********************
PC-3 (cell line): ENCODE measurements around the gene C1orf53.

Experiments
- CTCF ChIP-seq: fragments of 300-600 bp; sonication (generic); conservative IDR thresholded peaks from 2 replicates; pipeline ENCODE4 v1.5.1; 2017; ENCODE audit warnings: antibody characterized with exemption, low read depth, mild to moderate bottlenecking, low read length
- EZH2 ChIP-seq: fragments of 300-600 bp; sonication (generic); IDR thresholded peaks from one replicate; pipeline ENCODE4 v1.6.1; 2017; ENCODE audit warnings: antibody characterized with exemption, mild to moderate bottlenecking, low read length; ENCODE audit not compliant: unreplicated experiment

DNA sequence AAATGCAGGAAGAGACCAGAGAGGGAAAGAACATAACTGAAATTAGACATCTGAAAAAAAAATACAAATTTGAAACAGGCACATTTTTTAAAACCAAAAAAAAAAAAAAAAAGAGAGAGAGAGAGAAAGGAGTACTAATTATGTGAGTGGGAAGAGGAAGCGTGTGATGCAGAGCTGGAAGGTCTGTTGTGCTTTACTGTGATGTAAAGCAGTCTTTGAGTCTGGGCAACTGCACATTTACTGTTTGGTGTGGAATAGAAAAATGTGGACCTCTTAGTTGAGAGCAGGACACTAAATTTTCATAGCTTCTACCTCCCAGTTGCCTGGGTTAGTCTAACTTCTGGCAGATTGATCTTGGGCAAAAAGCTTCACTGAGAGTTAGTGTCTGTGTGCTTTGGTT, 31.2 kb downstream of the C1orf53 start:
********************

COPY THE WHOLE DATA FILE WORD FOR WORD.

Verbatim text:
PC-3 (cell line): ENCODE measurements around the gene C1orf53.

Experiments
- CTCF ChIP-seq: fragments of 300-600 bp; sonication (generic); conservative IDR thresholded peaks from 2 replicates; pipeline ENCODE4 v1.5.1; 2017; ENCODE audit warnings: antibody characterized with exemption, low read depth, mild to moderate bottlenecking, low read length
- EZH2 ChIP-seq: fragments of 300-600 bp; sonication (generic); IDR thresholded peaks from one replicate; pipeline ENCODE4 v1.6.1; 2017; ENCODE audit warnings: antibody characterized with exemption, mild to moderate bottlenecking, low read length; ENCODE audit not compliant: unreplicated experiment

DNA sequence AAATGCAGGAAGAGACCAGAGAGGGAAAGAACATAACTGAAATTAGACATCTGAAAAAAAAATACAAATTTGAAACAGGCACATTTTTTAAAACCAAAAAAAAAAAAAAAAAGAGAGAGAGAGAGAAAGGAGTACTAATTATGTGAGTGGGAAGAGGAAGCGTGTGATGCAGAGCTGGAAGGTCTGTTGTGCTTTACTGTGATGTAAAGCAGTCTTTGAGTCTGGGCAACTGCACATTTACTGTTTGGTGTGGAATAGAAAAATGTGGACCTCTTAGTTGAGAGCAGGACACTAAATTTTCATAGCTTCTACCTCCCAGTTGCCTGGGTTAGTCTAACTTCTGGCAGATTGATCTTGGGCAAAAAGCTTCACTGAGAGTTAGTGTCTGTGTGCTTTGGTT, 31.2 kb downstream of the C1orf53 start: